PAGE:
Author(s): Zachariae R, Zachariae H, Blomqvist K, Davidsson S, Molin L,
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Abstract BACKGROUND: Disease-specific psoriasis-related quality of life (QOL) measures have recently been developed and used in several hospital-based investigations. However, little is known about the impact of psoriasis on QOL in people with psoriasis who are not referred by dermatologists. OBJECTIVES: The purpose of the study was to investigate psoriasis-related QOL in a large sample of members of the psoriasis associations from the Nordic countries, and to compare the results with those from psoriasis patients recruited from Nordic dermatologists or Nordic University clinics. PATIENTS AND METHODS: A total of 5795 association members and 702 patients rated their psoriasis severity and completed the Psoriasis Disability Index and the Psoriasis Life Stress Index. RESULTS: Patients reported greater disease severity and greater impairment of QOL than members of associations, and Norwegian participants reported greater disease severity and greater impairment of QOL than participants from the remaining Nordic countries. Older and married participants reported less impairment of QOL than younger participants and those living alone. When controlling for the influence of these and other demographic and socio-economic factors, self-reported severity emerged as the most significant predictor of psoriasis-related QOL, explaining 32-26\% of the variation in QOL scores, with the remaining factors only accounting for 4-5\% of the variation. Although correlated with self-reported severity, Psoriasis Area and Severity Index scores were not a significant predictor of QOL in the patient sample. CONCLUSIONS: Though self-reported severity may be the most important predictor, further research is needed to determine factors explaining the remaining variance in psoriasis-related QOL.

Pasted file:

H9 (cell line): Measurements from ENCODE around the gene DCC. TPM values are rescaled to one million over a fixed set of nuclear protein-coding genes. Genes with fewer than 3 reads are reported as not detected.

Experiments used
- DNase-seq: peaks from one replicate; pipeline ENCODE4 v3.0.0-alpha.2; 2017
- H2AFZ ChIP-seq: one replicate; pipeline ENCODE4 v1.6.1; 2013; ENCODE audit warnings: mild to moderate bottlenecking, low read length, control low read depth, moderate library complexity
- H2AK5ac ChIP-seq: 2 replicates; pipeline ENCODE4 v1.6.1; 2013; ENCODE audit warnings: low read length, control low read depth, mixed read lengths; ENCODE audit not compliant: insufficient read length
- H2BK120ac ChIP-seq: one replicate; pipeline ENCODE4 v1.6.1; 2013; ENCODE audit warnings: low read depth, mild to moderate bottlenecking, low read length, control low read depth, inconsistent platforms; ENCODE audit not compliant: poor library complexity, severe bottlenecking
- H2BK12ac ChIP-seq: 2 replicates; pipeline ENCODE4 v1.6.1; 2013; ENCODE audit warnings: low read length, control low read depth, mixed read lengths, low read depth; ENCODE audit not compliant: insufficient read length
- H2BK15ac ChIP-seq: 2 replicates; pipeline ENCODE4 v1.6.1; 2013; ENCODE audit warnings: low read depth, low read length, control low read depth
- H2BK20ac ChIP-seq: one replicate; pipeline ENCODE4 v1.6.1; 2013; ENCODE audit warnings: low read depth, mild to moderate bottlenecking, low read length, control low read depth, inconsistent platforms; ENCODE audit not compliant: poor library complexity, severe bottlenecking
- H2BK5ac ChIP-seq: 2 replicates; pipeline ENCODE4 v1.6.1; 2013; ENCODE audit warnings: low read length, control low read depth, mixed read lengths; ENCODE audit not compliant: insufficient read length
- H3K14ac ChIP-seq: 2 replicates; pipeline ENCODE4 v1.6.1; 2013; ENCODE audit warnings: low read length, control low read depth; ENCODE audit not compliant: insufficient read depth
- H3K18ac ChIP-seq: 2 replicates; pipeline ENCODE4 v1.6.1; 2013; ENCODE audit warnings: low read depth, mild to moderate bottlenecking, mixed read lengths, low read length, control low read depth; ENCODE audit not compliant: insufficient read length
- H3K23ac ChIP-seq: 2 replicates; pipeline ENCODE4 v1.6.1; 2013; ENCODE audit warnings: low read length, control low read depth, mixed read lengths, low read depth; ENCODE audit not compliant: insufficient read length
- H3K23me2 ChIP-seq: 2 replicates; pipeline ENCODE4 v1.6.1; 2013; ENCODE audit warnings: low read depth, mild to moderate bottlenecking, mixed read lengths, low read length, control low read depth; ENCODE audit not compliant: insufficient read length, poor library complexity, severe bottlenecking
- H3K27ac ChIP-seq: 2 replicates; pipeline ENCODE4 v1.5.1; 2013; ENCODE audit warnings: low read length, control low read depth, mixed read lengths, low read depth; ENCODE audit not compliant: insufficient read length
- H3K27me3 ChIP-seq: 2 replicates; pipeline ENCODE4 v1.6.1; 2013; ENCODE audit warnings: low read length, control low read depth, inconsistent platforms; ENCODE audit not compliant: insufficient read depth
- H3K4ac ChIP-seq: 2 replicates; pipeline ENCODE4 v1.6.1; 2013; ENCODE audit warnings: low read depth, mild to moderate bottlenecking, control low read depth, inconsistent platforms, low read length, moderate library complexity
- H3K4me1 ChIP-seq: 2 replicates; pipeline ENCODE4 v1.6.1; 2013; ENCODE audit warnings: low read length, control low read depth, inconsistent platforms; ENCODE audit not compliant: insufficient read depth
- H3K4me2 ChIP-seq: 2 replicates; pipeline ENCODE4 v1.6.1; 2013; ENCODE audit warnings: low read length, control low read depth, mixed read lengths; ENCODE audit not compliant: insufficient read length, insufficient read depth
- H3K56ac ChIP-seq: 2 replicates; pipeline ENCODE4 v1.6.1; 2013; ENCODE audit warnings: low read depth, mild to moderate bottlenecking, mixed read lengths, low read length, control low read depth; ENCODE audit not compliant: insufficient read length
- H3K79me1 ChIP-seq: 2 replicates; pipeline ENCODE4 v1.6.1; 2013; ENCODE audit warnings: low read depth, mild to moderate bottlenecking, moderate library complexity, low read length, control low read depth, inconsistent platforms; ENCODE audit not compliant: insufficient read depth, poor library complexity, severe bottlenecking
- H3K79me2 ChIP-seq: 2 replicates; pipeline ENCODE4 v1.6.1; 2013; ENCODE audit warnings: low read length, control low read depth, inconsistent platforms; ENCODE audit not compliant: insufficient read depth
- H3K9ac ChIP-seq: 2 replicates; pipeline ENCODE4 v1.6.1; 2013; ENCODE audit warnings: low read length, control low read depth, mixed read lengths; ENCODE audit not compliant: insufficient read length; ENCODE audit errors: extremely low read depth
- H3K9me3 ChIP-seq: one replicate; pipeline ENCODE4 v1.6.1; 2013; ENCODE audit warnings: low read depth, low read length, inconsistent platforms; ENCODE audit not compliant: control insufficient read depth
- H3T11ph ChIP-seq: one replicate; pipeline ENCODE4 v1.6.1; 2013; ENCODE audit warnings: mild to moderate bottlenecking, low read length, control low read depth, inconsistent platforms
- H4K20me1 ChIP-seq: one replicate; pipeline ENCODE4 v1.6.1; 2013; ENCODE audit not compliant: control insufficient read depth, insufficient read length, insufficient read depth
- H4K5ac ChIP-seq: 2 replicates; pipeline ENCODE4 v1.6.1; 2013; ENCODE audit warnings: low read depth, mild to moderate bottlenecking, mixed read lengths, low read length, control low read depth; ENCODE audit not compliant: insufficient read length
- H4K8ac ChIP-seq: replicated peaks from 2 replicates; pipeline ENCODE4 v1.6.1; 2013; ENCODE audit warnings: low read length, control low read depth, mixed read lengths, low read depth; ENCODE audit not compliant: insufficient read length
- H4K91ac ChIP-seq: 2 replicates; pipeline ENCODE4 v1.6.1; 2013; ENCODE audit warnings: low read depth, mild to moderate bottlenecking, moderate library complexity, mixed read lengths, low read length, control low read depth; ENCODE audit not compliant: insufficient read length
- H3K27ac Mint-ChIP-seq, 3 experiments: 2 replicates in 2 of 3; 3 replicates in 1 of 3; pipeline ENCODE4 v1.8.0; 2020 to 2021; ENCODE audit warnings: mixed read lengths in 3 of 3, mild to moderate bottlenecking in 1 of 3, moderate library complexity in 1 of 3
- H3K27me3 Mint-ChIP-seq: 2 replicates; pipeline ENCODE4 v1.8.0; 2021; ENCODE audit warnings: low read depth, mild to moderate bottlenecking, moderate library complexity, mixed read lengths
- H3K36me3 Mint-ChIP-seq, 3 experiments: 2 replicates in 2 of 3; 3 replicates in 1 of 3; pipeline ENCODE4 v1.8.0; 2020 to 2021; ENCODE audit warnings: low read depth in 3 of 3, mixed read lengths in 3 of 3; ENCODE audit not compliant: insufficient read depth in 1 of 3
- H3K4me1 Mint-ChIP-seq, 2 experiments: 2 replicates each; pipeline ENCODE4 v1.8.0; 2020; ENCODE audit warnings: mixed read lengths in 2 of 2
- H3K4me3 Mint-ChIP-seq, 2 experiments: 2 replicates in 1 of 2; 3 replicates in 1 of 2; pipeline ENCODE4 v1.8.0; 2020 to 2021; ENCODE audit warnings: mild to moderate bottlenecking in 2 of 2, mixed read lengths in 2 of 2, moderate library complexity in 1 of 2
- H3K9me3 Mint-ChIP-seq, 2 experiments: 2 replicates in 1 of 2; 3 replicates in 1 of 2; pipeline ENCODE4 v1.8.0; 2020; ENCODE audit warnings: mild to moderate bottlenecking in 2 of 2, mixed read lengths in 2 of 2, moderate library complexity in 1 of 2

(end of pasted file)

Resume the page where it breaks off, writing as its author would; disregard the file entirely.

This article was published in Br J Dermatol
and referenced in Dermatology Case Reports